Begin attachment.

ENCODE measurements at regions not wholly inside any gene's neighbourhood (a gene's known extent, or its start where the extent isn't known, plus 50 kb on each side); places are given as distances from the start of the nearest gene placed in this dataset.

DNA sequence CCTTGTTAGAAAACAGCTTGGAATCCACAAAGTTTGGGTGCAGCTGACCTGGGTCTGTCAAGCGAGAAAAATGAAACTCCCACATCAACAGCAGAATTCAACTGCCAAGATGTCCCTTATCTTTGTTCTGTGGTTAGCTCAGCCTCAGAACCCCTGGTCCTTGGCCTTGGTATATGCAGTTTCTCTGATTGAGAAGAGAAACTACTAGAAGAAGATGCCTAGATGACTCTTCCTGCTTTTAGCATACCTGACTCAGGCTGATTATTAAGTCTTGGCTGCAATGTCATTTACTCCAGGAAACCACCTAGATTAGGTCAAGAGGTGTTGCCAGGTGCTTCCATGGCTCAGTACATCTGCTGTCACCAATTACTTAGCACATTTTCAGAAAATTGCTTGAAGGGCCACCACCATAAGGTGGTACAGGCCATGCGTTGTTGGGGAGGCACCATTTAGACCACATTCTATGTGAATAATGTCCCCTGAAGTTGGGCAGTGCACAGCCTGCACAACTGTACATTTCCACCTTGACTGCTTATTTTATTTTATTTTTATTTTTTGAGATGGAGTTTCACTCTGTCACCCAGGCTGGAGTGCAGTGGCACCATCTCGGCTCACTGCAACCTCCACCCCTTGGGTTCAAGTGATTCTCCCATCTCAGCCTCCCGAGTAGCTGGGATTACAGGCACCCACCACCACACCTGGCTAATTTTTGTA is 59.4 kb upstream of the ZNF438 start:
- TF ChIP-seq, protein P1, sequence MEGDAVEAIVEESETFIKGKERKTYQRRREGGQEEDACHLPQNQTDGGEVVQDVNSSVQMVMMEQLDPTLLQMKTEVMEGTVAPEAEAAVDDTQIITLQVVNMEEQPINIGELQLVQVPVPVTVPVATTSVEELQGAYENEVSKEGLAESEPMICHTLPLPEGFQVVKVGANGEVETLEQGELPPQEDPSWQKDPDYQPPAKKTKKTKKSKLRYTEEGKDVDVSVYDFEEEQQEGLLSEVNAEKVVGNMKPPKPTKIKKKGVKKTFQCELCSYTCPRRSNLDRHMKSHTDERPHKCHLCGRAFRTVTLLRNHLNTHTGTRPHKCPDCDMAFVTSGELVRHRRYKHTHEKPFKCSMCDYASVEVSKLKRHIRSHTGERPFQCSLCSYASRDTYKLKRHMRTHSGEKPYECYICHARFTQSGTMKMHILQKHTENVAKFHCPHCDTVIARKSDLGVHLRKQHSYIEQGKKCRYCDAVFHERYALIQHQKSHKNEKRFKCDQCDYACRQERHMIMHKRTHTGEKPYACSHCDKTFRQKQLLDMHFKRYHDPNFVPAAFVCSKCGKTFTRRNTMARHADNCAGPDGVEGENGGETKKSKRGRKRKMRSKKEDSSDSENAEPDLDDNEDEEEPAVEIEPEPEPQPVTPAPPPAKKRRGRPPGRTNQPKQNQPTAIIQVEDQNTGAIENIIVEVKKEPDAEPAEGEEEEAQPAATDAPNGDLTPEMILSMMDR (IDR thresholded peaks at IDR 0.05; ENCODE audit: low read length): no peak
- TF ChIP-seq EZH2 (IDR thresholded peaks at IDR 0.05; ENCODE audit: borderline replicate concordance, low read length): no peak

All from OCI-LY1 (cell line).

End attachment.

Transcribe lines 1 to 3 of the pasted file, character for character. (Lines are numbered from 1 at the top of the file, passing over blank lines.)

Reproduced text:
ENCODE measurements at regions not wholly inside any gene's neighbourhood (a gene's known extent, or its start where the extent isn't known, plus 50 kb on each side); places are given as distances from the start of the nearest gene placed in this dataset.

DNA sequence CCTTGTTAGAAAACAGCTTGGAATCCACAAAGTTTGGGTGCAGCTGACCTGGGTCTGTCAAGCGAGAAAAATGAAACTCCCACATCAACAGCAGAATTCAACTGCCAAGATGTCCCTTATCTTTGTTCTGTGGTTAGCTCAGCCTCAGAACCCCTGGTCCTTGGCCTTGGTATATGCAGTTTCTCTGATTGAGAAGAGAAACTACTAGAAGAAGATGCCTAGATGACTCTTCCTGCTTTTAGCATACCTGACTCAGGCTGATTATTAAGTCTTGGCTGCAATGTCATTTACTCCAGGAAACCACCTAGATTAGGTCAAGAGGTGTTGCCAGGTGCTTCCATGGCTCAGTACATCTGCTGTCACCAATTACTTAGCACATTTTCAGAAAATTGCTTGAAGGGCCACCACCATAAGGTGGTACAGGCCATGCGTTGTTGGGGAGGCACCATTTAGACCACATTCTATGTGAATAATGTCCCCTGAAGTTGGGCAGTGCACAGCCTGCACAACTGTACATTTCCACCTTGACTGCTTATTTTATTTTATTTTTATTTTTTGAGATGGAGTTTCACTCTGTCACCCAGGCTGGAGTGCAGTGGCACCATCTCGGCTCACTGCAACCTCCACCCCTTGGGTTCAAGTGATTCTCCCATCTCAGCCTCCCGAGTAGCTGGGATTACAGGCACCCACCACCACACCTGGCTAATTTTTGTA is 59.4 kb upstream of the ZNF438 start:
- TF ChIP-seq, protein P1, sequence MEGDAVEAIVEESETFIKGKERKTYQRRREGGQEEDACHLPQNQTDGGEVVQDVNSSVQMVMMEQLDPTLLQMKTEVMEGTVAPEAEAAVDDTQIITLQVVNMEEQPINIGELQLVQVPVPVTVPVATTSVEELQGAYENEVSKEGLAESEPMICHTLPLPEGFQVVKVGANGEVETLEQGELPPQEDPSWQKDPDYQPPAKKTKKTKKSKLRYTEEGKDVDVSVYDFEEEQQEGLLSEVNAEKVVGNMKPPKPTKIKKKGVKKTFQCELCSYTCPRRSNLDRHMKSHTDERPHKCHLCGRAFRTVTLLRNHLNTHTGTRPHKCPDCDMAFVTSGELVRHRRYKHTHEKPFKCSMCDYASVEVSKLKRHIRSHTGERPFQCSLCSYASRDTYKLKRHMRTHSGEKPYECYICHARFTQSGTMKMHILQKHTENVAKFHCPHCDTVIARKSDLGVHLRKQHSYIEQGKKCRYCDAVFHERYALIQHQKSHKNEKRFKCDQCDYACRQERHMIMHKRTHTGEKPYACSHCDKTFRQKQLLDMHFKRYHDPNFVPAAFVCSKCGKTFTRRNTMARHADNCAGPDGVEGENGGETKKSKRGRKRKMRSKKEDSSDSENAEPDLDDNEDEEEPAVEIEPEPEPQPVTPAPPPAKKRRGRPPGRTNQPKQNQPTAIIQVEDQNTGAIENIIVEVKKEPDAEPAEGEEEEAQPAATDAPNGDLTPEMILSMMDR (IDR thresholded peaks at IDR 0.05; ENCODE audit: low read length): no peak